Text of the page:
Osinbajo opts for regulation of cryptocurrency

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Nigeria’s Vice President, Prof Yemi Osinbajo said the Central Bank of Nigeria, CBN, should rather regulate the operations of cryptocurrency instead of an outright ban.

CBN Governor, Mr Godwin Emefiele had on February 5, 2021, issued a directive asking banks to close all accounts that has to do with cryptocurrency.

Prof Osinbajo, in a video posted on twitter by his Senior Special Assistant, Media, Mr Laolu Akande, disagreed with Emefiele, saying what the country’s monetary agencies should do is to provide robust regulation, not prohibition.

“I fully appreciate the position of the CBN, the SEC and some of the anti-corruption agencies on the possible abuses of cryptocurrency and other well articulated concerns. But I believe their  position should be the subject of further reflection. There’s a role for regulation here, and it is in the place of our monetory authorities to provide a robust regulatory regime that addresses these serious concerns without necessarily killing the goose that might lay the golden eggs”.

The CBN  governor citing instances of investigated criminal activities that had been linked to cryptocurrencies, stated that the legitimacy of money and the safety of Nigeria’s financial system was central to the mandate of the CBN, even as he declared that “Cryptocurrency is not legitimate money” because it is not created or backed by any Central Bank.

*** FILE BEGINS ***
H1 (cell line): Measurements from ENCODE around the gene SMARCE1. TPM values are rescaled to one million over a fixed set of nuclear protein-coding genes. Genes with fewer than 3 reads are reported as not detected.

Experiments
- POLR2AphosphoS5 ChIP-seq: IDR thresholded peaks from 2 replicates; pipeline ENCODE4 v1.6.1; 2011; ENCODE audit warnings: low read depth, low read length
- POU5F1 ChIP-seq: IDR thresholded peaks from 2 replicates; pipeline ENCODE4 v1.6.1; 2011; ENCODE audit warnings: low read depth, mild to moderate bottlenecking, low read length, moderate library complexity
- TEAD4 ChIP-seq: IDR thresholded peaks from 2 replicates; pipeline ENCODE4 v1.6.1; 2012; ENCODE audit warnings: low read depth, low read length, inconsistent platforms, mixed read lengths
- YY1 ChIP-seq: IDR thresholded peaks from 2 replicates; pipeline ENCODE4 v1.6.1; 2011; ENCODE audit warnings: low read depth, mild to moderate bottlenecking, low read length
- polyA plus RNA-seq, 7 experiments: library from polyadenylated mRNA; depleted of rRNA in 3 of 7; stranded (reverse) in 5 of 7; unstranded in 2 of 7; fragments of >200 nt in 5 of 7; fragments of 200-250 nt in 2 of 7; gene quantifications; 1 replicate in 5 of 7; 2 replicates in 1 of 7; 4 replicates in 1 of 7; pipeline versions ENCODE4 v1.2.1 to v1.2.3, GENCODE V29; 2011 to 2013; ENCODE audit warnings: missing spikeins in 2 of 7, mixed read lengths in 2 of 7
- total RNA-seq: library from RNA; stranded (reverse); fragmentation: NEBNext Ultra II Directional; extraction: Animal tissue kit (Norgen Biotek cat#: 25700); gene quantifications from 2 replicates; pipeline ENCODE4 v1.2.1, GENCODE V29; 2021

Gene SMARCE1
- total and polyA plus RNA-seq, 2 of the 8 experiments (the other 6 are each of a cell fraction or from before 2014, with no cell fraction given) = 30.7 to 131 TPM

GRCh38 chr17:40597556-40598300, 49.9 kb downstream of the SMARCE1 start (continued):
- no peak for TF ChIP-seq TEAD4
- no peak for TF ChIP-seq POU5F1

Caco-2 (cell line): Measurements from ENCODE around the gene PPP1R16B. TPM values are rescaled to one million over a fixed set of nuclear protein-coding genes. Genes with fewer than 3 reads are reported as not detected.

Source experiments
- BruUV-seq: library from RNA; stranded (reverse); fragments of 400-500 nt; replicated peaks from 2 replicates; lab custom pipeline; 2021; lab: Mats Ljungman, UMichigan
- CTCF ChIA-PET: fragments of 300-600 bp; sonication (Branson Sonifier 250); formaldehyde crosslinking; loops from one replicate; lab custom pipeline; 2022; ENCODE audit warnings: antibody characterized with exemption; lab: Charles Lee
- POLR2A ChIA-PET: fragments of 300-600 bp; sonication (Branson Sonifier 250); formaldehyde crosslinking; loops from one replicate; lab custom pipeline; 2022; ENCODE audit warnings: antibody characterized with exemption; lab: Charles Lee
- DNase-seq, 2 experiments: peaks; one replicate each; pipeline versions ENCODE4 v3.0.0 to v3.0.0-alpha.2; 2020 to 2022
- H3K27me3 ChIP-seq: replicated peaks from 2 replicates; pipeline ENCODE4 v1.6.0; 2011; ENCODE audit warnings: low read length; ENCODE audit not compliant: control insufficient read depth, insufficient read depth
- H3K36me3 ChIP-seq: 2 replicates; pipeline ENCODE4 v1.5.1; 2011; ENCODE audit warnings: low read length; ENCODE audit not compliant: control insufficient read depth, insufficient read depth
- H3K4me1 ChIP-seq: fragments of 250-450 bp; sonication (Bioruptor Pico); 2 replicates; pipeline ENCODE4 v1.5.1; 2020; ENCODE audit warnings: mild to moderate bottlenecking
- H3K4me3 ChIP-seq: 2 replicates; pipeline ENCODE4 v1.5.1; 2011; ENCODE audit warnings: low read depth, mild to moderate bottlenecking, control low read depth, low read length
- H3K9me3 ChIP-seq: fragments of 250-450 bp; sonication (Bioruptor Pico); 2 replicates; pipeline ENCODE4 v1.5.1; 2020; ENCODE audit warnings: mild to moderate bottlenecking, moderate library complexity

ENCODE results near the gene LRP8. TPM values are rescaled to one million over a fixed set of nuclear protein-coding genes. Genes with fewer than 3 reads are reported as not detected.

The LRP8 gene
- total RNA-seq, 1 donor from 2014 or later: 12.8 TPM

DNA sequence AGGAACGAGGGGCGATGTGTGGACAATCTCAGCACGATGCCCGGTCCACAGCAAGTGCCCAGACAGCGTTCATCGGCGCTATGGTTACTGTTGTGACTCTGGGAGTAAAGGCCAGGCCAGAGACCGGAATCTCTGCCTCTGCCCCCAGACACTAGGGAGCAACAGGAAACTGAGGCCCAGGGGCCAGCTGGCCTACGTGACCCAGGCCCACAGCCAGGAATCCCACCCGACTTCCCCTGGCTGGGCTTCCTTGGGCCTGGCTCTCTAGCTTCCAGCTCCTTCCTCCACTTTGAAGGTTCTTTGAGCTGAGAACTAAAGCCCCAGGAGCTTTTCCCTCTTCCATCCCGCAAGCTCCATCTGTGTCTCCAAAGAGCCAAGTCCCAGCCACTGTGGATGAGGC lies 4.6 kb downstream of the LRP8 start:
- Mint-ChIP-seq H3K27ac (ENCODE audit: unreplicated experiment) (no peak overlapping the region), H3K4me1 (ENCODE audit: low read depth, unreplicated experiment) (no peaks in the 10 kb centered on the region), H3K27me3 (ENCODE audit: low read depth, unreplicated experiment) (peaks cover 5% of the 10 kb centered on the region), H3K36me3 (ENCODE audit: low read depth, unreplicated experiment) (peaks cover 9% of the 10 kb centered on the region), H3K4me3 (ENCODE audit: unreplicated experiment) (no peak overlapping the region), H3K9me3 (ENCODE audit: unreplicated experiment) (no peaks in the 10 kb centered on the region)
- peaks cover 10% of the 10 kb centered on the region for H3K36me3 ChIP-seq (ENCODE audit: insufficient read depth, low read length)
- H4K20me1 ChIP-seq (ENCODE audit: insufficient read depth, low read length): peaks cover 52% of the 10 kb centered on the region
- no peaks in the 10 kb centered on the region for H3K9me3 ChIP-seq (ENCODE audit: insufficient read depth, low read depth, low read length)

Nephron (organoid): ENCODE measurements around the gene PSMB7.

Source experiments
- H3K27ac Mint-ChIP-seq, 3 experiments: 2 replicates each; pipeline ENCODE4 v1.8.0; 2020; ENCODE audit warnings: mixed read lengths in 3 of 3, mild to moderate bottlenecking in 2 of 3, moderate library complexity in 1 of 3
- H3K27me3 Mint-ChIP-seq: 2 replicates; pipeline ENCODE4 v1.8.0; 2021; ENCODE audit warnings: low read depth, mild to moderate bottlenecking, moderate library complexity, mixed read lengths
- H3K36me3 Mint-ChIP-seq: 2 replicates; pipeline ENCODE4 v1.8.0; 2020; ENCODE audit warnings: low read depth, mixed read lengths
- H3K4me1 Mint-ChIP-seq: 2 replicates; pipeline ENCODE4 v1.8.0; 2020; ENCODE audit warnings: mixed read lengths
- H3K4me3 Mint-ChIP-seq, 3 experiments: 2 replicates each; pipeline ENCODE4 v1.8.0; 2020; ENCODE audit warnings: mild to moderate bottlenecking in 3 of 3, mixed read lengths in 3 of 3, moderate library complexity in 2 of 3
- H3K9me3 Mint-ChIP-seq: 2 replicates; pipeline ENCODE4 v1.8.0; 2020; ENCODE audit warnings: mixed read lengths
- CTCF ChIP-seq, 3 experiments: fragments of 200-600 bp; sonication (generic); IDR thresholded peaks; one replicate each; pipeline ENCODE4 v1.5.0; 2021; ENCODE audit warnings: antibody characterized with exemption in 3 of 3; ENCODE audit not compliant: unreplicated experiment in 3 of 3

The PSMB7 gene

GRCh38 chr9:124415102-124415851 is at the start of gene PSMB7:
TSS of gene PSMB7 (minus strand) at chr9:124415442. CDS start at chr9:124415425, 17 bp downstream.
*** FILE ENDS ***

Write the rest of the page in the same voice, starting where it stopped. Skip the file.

“Cryptocurrency has no place in our monetary system at this time and cryptocurrency transactions should not be carried out through the Nigerian banking system,” he added.

Emefiele made the declaration on Tuesday, February 23, 2021, while briefing a joint Senate Committee on Banking, Insurance and Other Financial Institutions; ICT and Cybercrime; and Capital Market, on its directive to institutions under its regulation.

He described the operations of cryptocurrencies as dangerous and opaque. The CBN Governor said the use of cryptocurrency contravened an existing law.  He said given the fact that cryptocurrencies were issued by unregulated and unlicensed entities made it contrary to the mandate of the Bank, as enshrined in the CBN Act (2007) declaring the Bank as the issuer of legal tender in Nigeria.

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Prof Osinbajo, in a video posted on twitter by his Senior Special Assistant, Media, Mr Laolu Akande, disagreed with Emefiele, saying what the country’s monetary agencies should do is to provide robust regulation, not prohibition.

“I fully appreciate the position of the CBN, the SEC and some of the anti-corruption agencies on the possible abuses of cryptocurrency and other well articulated concerns. But I believe their  position should be the subject of further reflection. There’s a role for regulation here, and it is in the place of our monetory authorities to provide a robust regulatory regime that addresses these serious concerns without necessarily killing the goose that might lay the golden eggs”.